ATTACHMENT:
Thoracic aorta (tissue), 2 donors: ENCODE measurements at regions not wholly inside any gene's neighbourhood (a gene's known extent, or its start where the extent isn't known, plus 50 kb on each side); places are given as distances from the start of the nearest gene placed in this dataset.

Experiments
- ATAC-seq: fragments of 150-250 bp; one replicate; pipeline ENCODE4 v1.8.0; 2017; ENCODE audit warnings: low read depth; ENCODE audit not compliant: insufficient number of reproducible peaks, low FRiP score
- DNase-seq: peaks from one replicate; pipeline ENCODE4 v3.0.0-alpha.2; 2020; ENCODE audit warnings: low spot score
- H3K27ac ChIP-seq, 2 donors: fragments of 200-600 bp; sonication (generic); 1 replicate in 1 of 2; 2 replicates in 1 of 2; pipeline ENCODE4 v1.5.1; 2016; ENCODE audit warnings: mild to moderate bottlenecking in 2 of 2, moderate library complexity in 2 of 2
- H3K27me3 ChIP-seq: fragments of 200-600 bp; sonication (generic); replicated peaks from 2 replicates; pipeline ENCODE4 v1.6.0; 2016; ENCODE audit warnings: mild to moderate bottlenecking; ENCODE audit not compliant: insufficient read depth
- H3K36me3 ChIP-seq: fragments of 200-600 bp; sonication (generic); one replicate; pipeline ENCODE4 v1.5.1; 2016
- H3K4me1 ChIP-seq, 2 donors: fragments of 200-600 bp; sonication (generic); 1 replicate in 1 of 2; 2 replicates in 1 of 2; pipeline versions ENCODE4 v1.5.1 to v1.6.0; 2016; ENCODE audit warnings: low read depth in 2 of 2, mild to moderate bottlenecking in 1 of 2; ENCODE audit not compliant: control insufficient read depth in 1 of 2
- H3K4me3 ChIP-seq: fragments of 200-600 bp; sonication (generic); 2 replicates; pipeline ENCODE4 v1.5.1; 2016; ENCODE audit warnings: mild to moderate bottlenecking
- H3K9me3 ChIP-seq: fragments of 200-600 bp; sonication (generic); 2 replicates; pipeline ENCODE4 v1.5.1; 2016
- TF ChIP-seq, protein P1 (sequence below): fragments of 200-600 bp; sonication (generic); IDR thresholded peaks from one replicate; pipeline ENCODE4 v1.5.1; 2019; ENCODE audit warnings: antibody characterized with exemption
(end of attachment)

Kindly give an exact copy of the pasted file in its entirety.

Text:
Thoracic aorta (tissue), 2 donors: ENCODE measurements at regions not wholly inside any gene's neighbourhood (a gene's known extent, or its start where the extent isn't known, plus 50 kb on each side); places are given as distances from the start of the nearest gene placed in this dataset.

Experiments
- ATAC-seq: fragments of 150-250 bp; one replicate; pipeline ENCODE4 v1.8.0; 2017; ENCODE audit warnings: low read depth; ENCODE audit not compliant: insufficient number of reproducible peaks, low FRiP score
- DNase-seq: peaks from one replicate; pipeline ENCODE4 v3.0.0-alpha.2; 2020; ENCODE audit warnings: low spot score
- H3K27ac ChIP-seq, 2 donors: fragments of 200-600 bp; sonication (generic); 1 replicate in 1 of 2; 2 replicates in 1 of 2; pipeline ENCODE4 v1.5.1; 2016; ENCODE audit warnings: mild to moderate bottlenecking in 2 of 2, moderate library complexity in 2 of 2
- H3K27me3 ChIP-seq: fragments of 200-600 bp; sonication (generic); replicated peaks from 2 replicates; pipeline ENCODE4 v1.6.0; 2016; ENCODE audit warnings: mild to moderate bottlenecking; ENCODE audit not compliant: insufficient read depth
- H3K36me3 ChIP-seq: fragments of 200-600 bp; sonication (generic); one replicate; pipeline ENCODE4 v1.5.1; 2016
- H3K4me1 ChIP-seq, 2 donors: fragments of 200-600 bp; sonication (generic); 1 replicate in 1 of 2; 2 replicates in 1 of 2; pipeline versions ENCODE4 v1.5.1 to v1.6.0; 2016; ENCODE audit warnings: low read depth in 2 of 2, mild to moderate bottlenecking in 1 of 2; ENCODE audit not compliant: control insufficient read depth in 1 of 2
- H3K4me3 ChIP-seq: fragments of 200-600 bp; sonication (generic); 2 replicates; pipeline ENCODE4 v1.5.1; 2016; ENCODE audit warnings: mild to moderate bottlenecking
- H3K9me3 ChIP-seq: fragments of 200-600 bp; sonication (generic); 2 replicates; pipeline ENCODE4 v1.5.1; 2016
- TF ChIP-seq, protein P1 (sequence below): fragments of 200-600 bp; sonication (generic); IDR thresholded peaks from one replicate; pipeline ENCODE4 v1.5.1; 2019; ENCODE audit warnings: antibody characterized with exemption